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My new article on Linkedin “Life After the Pandemic”
Since the wave of vaccinations has begun in the US, UK, and many other countries, people have received the news with a sense of relief accompanied by safety concerns and questions, according to recent polls conducted by public health institutions. One thing humanity can be sure of: The world will not return to the way it was before the virus. Even though the time is still too early to determine the nature and configuration of the world after the pandemic—the systems that will be rebuilt and how they will impact our lives—there is no doubt that a new line of thinking and behavior will dominate from now on.
A year has passed since the coronavirus appeared on the scene. Like teenagers who suddenly mature and look at their childish toys with disdain, or like young people who seek to stabilize and settle down after waking up with a hangover after a late night of overindulgence, so, too, is humanity destined to go through a similar process of maturation and sobering up.
Reality has changed, and people have undergone a psychological change. What was, will no longer be. What has happened is so much bigger than us, it is hard to digest before the fact. But I predict that when the population is healthy again and feels everything is ready to open up again, to travel from place to place, to hug and to get closer without masks and distance separating us, we will discover that we have grown up.
We have moved to a new stage in our human development. Therefore, our inner world will not be as it was yesterday. We will understand that we are not who we were before the outbreak of the coronavirus, that we lost our taste for meaningless stuff, for acquiring things only for the sake of having them, for working as slaves, earning and spending compulsively. We will feel that we are no longer attracted to the same pastimes and they will appear frivolous and unfulfilling.
Our frenzied consumerism is one of the areas in which we have changed the most. We have realized that we do not need countless shopping malls, restaurants, or stadiums filled with players and fans. Our desires have changed drastically. There are those who will return to the routine and find that it no longer suits them, and there are those who will not want to leave their house at all and feel that it is better for them to work from home—not only for women, for whom this is usually a comfortable life setting, but for men alike.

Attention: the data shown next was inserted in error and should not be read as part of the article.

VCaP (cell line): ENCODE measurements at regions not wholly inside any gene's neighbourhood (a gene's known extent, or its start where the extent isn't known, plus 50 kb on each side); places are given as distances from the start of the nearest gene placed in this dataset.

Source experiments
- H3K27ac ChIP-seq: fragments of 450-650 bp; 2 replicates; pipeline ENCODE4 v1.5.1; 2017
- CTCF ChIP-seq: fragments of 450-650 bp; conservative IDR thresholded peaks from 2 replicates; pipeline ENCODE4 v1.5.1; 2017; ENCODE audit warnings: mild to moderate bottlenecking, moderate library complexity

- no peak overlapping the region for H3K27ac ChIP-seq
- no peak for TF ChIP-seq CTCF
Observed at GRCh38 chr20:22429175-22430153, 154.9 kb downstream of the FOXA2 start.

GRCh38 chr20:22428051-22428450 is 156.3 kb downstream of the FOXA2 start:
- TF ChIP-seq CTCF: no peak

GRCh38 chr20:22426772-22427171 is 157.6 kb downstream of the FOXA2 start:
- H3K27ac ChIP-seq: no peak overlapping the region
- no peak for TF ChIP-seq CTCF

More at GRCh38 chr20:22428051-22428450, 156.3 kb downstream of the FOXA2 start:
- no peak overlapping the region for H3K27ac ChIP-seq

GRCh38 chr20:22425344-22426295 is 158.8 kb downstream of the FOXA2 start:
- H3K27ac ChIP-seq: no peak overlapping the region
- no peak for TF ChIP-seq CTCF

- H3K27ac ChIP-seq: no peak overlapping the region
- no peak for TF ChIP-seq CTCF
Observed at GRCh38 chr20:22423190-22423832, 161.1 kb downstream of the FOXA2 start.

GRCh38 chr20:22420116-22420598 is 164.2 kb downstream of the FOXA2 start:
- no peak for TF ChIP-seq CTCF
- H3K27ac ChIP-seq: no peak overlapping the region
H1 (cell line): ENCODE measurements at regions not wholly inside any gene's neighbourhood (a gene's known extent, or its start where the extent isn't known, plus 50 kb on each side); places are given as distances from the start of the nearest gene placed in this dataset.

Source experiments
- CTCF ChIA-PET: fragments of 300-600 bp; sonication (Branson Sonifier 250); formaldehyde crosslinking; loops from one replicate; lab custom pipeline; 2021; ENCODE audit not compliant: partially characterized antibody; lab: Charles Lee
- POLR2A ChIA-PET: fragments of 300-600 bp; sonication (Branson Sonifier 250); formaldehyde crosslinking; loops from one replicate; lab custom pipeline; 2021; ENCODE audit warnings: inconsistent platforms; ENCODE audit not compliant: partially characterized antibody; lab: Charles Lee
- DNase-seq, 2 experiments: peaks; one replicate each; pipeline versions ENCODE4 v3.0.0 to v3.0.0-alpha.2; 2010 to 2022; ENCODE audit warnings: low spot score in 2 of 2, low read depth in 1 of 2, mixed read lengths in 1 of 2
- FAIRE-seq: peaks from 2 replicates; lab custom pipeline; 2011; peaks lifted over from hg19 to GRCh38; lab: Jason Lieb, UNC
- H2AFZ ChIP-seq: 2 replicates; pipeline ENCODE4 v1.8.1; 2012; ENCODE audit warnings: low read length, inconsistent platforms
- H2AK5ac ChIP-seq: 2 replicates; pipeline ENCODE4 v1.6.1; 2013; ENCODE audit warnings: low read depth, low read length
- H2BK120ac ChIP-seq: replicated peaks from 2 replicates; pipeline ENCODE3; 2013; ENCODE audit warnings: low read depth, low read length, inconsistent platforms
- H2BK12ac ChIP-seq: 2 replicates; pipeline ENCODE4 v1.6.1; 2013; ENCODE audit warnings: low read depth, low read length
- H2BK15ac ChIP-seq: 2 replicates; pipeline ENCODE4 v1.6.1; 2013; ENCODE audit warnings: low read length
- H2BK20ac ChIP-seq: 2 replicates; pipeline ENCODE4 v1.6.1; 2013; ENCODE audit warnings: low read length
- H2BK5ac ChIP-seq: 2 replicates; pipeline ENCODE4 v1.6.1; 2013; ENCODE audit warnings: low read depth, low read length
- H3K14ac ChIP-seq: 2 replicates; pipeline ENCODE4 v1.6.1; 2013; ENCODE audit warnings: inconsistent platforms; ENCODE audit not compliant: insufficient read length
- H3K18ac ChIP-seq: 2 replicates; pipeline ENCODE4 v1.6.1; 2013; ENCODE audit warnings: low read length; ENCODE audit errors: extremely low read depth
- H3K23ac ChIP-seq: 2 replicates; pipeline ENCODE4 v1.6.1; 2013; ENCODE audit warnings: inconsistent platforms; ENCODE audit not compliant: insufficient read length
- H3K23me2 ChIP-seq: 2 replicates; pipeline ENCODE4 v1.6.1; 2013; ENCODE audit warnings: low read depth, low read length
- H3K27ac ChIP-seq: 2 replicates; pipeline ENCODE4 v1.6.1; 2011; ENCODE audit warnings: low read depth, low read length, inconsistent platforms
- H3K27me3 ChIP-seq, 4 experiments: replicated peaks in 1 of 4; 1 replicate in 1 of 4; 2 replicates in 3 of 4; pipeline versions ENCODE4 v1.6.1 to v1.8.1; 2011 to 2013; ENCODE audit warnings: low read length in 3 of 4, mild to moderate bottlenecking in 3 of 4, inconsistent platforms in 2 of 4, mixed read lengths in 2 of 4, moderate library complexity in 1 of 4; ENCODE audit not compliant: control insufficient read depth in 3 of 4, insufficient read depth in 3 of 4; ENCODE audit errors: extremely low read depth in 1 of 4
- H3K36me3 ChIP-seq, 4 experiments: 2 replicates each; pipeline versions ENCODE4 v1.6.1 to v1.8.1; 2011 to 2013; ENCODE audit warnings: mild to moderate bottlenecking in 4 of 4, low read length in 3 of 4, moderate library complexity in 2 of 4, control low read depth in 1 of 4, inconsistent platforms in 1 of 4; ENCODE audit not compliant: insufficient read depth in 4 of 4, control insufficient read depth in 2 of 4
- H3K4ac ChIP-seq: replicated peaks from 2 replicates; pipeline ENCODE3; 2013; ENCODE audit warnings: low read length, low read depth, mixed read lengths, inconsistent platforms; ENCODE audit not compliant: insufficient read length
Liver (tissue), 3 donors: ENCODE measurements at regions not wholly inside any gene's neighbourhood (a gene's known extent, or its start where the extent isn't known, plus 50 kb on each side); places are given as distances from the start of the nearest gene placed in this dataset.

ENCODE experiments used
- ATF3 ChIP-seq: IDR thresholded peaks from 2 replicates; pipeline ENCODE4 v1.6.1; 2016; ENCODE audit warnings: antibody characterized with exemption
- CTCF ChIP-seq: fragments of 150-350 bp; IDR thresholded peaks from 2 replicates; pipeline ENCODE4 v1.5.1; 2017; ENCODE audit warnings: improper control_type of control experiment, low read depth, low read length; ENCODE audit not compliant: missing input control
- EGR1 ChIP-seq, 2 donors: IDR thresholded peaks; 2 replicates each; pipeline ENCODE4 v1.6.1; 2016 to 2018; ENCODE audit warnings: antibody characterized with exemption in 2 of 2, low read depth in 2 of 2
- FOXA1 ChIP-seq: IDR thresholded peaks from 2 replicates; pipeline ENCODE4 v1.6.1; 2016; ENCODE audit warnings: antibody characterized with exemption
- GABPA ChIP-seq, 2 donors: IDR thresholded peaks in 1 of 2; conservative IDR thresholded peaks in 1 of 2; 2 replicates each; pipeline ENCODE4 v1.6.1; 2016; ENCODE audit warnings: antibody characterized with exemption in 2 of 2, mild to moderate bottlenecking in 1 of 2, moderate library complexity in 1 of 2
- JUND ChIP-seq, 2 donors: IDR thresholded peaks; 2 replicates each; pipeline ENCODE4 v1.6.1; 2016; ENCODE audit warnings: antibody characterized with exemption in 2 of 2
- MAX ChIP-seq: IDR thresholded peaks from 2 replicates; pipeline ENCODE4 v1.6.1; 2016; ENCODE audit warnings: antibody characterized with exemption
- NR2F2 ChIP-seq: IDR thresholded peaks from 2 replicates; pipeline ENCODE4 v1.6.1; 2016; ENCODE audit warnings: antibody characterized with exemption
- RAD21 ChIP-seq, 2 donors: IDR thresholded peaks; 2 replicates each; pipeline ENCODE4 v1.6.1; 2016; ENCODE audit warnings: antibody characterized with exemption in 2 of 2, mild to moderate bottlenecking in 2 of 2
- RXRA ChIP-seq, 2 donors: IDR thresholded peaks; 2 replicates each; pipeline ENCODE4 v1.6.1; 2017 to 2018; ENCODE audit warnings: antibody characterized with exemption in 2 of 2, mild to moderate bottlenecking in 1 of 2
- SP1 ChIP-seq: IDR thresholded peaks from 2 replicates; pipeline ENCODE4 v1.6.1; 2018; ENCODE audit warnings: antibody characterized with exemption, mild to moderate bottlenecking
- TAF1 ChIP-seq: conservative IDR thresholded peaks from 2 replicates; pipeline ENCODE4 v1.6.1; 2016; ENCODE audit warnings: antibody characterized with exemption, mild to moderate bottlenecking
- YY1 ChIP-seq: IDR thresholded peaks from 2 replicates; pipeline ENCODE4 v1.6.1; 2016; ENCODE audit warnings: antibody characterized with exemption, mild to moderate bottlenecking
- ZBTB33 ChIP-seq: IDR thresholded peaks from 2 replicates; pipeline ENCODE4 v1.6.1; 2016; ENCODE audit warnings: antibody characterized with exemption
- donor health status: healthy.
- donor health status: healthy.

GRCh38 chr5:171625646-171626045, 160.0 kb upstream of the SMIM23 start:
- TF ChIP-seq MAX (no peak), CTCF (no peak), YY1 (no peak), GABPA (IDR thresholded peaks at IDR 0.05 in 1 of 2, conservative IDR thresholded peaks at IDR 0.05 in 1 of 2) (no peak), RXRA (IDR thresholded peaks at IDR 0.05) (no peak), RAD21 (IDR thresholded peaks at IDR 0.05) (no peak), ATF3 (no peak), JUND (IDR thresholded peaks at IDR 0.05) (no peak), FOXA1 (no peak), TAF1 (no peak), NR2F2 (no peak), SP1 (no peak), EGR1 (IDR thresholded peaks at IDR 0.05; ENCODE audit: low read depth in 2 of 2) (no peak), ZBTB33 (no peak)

Why is it so? Because living in the home, in the arms of the family, is a comfortable and good life, efficient and peaceful, free of traffic jams, waiting in lines and unnecessary pressures. So why dress up, spend hours in the car, and spend half a day in superficial posturing? It is better and cheaper to sit in your pajamas at home and make calls from the garden, or to work calmly on your laptop while sitting on the balcony. Working from home pays off in many unexpected ways.
It is a win-win situation for both employees and their employers. Business can be very efficiently run remotely, in addition to affording huge savings in office expenses. People also become more efficient when working from home, since with fewer distractions than in their traditional workplace it’s easier to focus on finishing their tasks instead of wasting time.
Once this benefit permeates all stratas of society, the relationship that the pandemic has established between us, the same social distance that has kept us from getting infected, will be better for us in the end. The habit of moving away from each other will become second nature, and it will also form the basis for the new future relationships that we have yet to forge between us.
It is currently too early to talk about advanced stages in the social relationships between us. The slowdown and cooling that come from nature are still growing on us and becoming comfortable for us. They dictate the spirit of the new period. If we peek further ahead, this situation will not satisfy us in the long run. A kind of lethargy and helplessness, darkness before light, must set in to open up a new space for spiritual connection with others to be revealed, a push for a new kind of human relationship. Only then will we be able to feel cured of the pandemic of divisiveness and will we attain a fulfilling life and healthy society.
Michael Laitman, On Quora: “What is evil?“
Evil is a thought that is completely aimed at benefiting oneself alone.
Such a thought also acts to the detriment of others because thinking how to benefit ourselves alone while living in an interdependent and interconnected society means that we aim to benefit ourselves at the expense of others.